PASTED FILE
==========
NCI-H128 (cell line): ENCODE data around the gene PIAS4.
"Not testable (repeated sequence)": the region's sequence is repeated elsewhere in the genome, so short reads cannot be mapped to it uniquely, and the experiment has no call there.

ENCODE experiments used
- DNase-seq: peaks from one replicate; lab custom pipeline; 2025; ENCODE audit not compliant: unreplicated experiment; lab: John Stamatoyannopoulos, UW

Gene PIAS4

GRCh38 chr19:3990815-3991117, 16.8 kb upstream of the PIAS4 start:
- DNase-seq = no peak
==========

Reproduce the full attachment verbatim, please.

NCI-H128 (cell line): ENCODE data around the gene PIAS4.
"Not testable (repeated sequence)": the region's sequence is repeated elsewhere in the genome, so short reads cannot be mapped to it uniquely, and the experiment has no call there.

ENCODE experiments used
- DNase-seq: peaks from one replicate; lab custom pipeline; 2025; ENCODE audit not compliant: unreplicated experiment; lab: John Stamatoyannopoulos, UW

Gene PIAS4

GRCh38 chr19:3990815-3991117, 16.8 kb upstream of the PIAS4 start:
- DNase-seq = no peak